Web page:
Headline, January15, 2014



Being Tough, powerful and and staying stylish, isn't an easy combination to carry off, but the new  ''Vertu Ascent''  phone manages it with aplomb.

Every component has been engineered for strength and hi-tech metals and ceramics of a kind found on the Nasa space shuttle abound.

''I wanted Ascent to be influenced by power, by energy, by the precision of a beautiful engine,'' says Vertu principal designer Frank Nuovo. The sapphire crystal lens alone can withstand:

The heat from a blowtorch, while each model undergoes stringent free-fall and screen-impact tests.

Vertu's Fortress system is equally failsafe,  wirelessly backing up your data to ultra-secure servers located in an ex-military bunker in the UK, meaning your business will always be your business.

Add in Veru's legendary click-of-a-button concierge service and you have the ultimate tool to keep you connected   -in every way.

In addition to extreme technological advances, it's good to know that there are also some people who are still driven by exploring the outer limits of human endurance:

Testing their own abilities against their surroundings, and pushing their creative and entrepreneurial powers to the max.

That spirit of adventure is alive and thriving in three different men: explorer an climber Jake Meyer, an architect and model Pablo Abellan Villastrigo and entrepreneur and businessman Peter Leiman.

Jake Meyer succeeded in becoming the youngest Briton to climb Everest  -and then went on to become youngest man in the world to climb the Seven Summits, the highest peaks of the seven continents.

A Sandhurst educated army scholar who has been in the Territorial Army for seven years, Meyer subjected his body to the kind of temperature extremes mere mortals can only imagine. He says he feels most alive when he's dicing with death.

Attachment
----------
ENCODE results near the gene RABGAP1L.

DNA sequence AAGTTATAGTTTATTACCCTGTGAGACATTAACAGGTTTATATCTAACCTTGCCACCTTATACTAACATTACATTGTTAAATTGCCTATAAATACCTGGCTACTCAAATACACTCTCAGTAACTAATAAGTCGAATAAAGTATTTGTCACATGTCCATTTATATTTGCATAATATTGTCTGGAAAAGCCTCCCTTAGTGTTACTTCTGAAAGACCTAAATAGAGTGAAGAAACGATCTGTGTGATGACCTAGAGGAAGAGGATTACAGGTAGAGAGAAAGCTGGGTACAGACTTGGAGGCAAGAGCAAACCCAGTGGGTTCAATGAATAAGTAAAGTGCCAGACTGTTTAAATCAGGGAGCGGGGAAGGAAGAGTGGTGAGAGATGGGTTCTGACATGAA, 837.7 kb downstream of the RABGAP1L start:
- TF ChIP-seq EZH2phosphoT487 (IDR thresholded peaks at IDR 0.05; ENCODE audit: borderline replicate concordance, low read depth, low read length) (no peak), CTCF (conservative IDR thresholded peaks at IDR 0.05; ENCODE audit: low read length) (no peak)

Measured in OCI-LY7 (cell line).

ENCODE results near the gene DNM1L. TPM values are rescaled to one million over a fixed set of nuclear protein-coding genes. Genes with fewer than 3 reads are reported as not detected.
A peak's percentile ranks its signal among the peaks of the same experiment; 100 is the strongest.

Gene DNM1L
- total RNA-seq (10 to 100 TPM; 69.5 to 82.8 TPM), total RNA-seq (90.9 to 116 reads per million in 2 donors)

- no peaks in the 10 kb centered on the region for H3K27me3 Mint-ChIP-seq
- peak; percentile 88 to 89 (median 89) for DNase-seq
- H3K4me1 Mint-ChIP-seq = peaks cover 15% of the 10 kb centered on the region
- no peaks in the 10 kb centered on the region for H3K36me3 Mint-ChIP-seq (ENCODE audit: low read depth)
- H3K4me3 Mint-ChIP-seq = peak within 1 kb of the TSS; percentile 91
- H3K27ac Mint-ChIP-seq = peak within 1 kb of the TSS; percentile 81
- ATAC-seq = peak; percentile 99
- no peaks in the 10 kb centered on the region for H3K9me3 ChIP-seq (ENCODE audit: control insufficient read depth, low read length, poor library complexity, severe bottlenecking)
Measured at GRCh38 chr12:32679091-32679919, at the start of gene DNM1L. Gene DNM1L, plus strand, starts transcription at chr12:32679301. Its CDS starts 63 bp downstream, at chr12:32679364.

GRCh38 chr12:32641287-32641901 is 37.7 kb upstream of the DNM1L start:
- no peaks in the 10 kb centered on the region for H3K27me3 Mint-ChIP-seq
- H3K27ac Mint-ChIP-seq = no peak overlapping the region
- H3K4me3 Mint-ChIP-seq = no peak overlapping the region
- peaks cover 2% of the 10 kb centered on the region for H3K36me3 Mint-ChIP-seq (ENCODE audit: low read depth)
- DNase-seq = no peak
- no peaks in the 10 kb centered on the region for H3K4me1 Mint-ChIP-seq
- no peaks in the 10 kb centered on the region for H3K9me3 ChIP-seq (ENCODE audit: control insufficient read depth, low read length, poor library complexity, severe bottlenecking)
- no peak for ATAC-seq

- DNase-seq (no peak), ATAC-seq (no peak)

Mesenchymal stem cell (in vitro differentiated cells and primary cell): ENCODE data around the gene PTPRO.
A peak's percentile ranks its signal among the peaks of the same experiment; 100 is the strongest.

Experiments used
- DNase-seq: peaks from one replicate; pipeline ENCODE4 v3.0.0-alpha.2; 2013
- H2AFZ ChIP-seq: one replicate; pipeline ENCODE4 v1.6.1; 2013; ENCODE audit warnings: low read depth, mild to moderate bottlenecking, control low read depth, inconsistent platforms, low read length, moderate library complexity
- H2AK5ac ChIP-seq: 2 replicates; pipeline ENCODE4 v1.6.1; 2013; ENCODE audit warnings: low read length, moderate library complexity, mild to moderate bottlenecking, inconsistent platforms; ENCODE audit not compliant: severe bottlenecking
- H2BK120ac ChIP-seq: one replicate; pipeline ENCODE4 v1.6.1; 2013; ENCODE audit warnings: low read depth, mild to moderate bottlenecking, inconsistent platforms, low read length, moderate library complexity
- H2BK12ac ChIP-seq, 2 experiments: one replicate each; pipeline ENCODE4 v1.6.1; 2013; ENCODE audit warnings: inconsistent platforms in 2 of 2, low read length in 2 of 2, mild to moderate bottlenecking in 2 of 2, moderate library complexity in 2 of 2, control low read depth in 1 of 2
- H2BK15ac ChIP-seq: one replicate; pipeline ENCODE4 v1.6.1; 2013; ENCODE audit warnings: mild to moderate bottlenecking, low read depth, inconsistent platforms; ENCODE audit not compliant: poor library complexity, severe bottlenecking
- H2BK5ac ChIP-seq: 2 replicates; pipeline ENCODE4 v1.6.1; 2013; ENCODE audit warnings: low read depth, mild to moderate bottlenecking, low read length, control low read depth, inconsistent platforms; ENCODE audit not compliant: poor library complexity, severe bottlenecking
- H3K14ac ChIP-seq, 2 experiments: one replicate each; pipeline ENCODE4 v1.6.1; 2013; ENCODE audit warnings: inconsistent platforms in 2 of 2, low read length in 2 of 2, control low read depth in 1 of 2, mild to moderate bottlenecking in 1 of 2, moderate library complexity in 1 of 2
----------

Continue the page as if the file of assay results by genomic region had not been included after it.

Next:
''As far as exhilarating moments go, my best has to be reaching the summit of Everest at the age of 21,'' he narrates.

''We had spent over two months preparing for the final summit assault; climbing up and down the mountain acclimatising our bodies to the extremes of the cold and lack of oxygen of the upper reaches of the mountain.

The summit was being battered by ferocious storms and winds, while we waited for a weather window.

When it eventually appeared, over a three-day period we made our dash for the summit. The summit day itself was 22 hours long, physically and mentally exhausting and required much more than I could have ever imagined.

After climbing through the night along knife-edge ridges, up sheer cliffs and stepping over the bodies of other, not so fortunate climbers, who had succumbed to  ''the death zone''  we eventually dragged ourselves onto the highest point on Earth.

''It was an incredible feeling to be the highest humans on the planet, and those few precious moments on the top, with the world at your feet, made all the pain and hardship worthwhile''.

This unique and inspiring Post continues:

With respectful dedication to the Students, Professors and Teachers of the world. See ya all on !WOW!  -the World Students Society Computers-Internet-Wireless:

''' The Greatest Adventure Of All '''

Good Night & God Bless!

SAM Daily Times - the Voice of the Voiceless


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